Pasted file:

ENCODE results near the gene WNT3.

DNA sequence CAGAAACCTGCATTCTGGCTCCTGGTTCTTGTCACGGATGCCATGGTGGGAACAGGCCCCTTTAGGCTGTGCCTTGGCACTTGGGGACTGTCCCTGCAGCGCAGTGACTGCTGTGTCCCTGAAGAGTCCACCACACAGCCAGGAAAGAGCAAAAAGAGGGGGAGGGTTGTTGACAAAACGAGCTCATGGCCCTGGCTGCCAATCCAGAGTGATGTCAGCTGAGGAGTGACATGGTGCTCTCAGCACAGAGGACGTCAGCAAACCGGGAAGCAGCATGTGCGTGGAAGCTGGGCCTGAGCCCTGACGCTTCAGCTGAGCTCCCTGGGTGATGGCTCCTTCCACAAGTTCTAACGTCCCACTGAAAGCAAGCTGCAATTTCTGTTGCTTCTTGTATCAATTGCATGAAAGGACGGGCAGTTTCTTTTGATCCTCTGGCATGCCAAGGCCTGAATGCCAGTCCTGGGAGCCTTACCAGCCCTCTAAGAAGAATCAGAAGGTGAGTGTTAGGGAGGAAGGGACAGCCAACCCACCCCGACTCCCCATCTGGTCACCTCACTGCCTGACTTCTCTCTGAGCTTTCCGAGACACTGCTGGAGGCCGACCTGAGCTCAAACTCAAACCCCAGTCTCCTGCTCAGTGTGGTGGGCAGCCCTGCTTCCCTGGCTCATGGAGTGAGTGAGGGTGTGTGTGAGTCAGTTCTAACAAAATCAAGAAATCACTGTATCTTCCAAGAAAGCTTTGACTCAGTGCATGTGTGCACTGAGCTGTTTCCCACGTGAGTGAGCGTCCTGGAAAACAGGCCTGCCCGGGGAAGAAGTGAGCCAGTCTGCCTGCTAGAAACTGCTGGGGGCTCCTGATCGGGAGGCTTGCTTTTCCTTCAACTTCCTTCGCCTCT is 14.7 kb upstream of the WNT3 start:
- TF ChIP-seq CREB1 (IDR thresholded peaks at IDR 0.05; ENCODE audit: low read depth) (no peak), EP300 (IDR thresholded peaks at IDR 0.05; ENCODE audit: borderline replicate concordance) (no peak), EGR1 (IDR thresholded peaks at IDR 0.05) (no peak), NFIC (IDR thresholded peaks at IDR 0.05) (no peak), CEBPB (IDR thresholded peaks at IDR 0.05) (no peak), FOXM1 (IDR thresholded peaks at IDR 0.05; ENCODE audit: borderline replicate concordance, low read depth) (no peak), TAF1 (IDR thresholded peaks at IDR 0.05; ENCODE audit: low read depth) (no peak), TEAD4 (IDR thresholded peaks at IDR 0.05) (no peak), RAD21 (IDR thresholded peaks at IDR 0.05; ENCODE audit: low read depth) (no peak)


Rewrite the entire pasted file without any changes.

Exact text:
ENCODE results near the gene WNT3.

DNA sequence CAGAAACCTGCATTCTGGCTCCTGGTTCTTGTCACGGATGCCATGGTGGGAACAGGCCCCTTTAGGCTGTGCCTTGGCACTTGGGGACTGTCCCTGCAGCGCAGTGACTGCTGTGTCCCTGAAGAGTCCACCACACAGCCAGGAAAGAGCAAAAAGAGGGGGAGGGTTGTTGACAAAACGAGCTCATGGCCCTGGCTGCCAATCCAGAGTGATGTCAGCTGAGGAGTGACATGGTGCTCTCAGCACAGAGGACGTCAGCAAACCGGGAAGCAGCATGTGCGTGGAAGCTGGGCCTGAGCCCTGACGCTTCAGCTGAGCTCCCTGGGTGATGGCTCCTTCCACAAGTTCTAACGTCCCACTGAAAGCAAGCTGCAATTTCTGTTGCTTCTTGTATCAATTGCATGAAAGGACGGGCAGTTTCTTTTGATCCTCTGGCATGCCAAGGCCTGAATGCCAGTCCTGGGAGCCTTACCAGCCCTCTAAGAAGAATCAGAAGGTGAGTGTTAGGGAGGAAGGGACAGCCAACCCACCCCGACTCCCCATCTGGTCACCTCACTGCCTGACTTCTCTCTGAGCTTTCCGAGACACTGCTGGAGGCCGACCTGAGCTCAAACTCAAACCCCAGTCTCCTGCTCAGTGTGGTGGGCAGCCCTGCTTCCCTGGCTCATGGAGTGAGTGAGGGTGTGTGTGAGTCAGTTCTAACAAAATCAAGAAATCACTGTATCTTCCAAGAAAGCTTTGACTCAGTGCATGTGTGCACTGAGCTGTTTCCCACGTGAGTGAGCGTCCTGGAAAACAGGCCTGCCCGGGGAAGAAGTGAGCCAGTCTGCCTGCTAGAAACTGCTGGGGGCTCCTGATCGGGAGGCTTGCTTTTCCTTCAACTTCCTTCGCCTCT is 14.7 kb upstream of the WNT3 start:
- TF ChIP-seq CREB1 (IDR thresholded peaks at IDR 0.05; ENCODE audit: low read depth) (no peak), EP300 (IDR thresholded peaks at IDR 0.05; ENCODE audit: borderline replicate concordance) (no peak), EGR1 (IDR thresholded peaks at IDR 0.05) (no peak), NFIC (IDR thresholded peaks at IDR 0.05) (no peak), CEBPB (IDR thresholded peaks at IDR 0.05) (no peak), FOXM1 (IDR thresholded peaks at IDR 0.05; ENCODE audit: borderline replicate concordance, low read depth) (no peak), TAF1 (IDR thresholded peaks at IDR 0.05; ENCODE audit: low read depth) (no peak), TEAD4 (IDR thresholded peaks at IDR 0.05) (no peak), RAD21 (IDR thresholded peaks at IDR 0.05; ENCODE audit: low read depth) (no peak)